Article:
After selling to Sony, Creation had signed Oasis, whose debut album Definitely Maybe became a huge critical and commercial success. The band went on to epitomize the cultural Britpop movement of the mid-90s. The success of Oasis was unprecedented for an act on an independent label. Their second album, (What's the Story) Morning Glory? became the biggest selling British album of the decade.
In the 1990s, Creation launched the subsidiary, Rev-Ola Records, which was formed by Joe Foster. Rev-Ola is now a part of the PoppyDisc group of labels.
The revitalised Labour Party took note of McGee's accomplishments with Creation. They got McGee to spearhead a media campaign prior to the 1997 General Election in order to appeal to Britain's youth culture. He was largely responsible for changing government legislation in relation to musicians being able to go on the New Deal which gave musicians three years to develop and be funded by the government instead of having to take other jobs to survive.
Omnibus went on to make a documentary on McGee and Creation in 1998 for BBC One. Creation Records was awarded 'Independent Label of the Year' every year between 1995 and 1998 by Music Week, and McGee was awarded by the NME 'Godlike Genius' award in February 1995.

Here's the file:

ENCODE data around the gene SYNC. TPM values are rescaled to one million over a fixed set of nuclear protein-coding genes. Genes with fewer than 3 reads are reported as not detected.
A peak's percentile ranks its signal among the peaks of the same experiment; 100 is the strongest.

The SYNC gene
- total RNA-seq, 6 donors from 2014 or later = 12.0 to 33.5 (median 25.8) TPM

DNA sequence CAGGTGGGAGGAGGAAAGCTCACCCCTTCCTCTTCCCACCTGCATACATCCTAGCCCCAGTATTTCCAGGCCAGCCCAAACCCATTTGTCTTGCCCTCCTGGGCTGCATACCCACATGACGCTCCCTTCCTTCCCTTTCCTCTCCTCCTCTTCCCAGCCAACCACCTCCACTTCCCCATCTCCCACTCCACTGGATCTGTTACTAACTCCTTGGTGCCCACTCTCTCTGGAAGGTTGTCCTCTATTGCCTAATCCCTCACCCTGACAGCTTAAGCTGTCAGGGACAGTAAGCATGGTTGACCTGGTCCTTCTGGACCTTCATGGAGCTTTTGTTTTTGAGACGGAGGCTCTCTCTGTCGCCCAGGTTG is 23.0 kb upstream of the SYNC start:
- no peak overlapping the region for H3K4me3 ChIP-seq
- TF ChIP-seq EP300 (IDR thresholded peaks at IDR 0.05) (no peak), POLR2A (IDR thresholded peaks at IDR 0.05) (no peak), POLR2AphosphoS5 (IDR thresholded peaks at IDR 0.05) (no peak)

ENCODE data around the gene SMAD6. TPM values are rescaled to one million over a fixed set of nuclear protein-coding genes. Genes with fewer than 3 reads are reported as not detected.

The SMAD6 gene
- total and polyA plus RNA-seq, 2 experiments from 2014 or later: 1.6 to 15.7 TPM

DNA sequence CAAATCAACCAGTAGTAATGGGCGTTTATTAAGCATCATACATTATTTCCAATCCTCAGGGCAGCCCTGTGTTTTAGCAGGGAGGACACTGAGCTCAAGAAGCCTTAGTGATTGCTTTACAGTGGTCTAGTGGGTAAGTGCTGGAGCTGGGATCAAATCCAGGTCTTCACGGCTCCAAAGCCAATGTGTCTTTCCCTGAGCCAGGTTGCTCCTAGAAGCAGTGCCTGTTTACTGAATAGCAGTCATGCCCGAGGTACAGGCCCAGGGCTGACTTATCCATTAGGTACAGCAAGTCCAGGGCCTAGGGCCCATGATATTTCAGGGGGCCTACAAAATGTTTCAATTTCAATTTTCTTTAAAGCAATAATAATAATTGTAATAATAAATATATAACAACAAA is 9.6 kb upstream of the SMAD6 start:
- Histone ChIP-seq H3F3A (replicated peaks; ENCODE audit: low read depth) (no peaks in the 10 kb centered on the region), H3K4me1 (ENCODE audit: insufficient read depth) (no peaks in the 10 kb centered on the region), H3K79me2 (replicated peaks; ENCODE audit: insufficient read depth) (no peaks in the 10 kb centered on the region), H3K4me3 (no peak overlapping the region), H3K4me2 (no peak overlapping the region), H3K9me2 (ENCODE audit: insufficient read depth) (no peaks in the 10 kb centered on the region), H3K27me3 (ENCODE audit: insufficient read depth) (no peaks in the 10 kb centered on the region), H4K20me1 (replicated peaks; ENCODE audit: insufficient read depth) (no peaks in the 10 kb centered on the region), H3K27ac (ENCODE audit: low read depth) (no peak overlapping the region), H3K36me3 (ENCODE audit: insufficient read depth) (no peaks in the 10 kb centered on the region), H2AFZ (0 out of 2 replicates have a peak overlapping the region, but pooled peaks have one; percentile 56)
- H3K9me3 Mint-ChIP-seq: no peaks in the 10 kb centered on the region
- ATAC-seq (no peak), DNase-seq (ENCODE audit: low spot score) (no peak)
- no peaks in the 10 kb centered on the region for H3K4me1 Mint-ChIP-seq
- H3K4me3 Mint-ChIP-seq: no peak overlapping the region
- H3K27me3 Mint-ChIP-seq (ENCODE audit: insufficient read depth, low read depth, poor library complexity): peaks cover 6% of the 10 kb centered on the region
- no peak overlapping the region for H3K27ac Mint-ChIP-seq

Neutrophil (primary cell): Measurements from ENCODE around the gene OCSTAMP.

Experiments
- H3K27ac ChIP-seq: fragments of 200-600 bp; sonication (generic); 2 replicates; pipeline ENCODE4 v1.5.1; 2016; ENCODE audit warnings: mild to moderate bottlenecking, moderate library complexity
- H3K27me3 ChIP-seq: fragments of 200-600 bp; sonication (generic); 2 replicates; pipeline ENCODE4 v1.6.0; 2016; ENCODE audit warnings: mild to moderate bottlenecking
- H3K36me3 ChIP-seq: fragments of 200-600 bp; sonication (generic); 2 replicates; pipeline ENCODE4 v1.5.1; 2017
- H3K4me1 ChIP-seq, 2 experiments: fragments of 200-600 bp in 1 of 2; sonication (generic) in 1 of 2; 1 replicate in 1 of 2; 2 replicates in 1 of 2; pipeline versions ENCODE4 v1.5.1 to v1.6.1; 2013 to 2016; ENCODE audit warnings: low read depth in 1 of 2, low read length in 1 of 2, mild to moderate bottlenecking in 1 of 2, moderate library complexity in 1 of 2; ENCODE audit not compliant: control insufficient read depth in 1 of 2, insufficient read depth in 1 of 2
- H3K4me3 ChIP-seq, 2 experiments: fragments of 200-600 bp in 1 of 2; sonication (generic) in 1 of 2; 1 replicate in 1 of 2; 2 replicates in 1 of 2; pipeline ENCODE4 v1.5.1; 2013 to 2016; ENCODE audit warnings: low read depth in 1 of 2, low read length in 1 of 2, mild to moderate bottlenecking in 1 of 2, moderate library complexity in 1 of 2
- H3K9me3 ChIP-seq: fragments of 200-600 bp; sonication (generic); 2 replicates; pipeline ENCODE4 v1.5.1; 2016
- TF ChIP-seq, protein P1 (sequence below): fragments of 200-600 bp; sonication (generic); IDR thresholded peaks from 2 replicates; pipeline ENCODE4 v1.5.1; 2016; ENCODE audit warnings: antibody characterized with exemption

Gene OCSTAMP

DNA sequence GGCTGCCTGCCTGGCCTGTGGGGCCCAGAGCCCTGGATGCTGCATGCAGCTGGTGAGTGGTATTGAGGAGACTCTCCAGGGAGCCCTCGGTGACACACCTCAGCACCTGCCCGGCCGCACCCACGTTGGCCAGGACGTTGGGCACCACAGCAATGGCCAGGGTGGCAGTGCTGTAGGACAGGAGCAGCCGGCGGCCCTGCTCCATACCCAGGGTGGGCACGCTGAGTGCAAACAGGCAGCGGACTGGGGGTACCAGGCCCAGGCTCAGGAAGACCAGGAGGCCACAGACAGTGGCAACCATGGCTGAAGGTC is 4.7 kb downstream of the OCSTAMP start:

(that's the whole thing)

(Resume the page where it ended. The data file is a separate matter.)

According to the documentary Upside Down, McGee and Foster opted to shutter Creation in December 1999 after McGee began to suffer burnout and disillusionment with the label. The label's final release was XTRMNTR by Primal Scream, issued in January 2000, shortly after the label ceased functioning.
The dissolution of Creation Records in 1999 led to McGee and Foster forming Poptones. The label saw a return to the staunchly independent roots of Creation, and had most notably launched the career of The Hives in the UK.
In May 2007, McGee told The Independent newspaper that he was winding down Poptones for financial reasons.
Upside Down, a film on Creation Records premiered at the BFI in London on 23 and 24 October 2010. It was released on DVD in the UK on 9 May 2011. Additionally, a soundtrack album compiled by Joe Foster featuring 34 tracks which covered the entire career of Creation Records was released. This album was released on Creation Records, which was revived for the release of the album only.
In numerous interviews in 2012 McGee said he was "seriously considering" resurrecting Creation Records.
- Principal bands or musicians
- Eddie Philips Interview. "Creation Records,". The Creation Interview.
- Yates, Brendan "Out of the Void; The Primal Scream Story" (2003), p. 21
- Dee, Johnny (1988) "It's Different For Domeheads: Alan McGee recalls the most memeorable Creation creations", Underground, April 1988 - Issue 13, p. 28
- Alan McGee: "Why I'm giving up my label" at The Independent
- NME London Film Festival announces screening of Creation Records film
- Topping, Alexandra. Film to Immortalise Lords of Creation Records. "The Guardian, 8 January 2010"
- NME: Alan McGee set to bring back Creation Records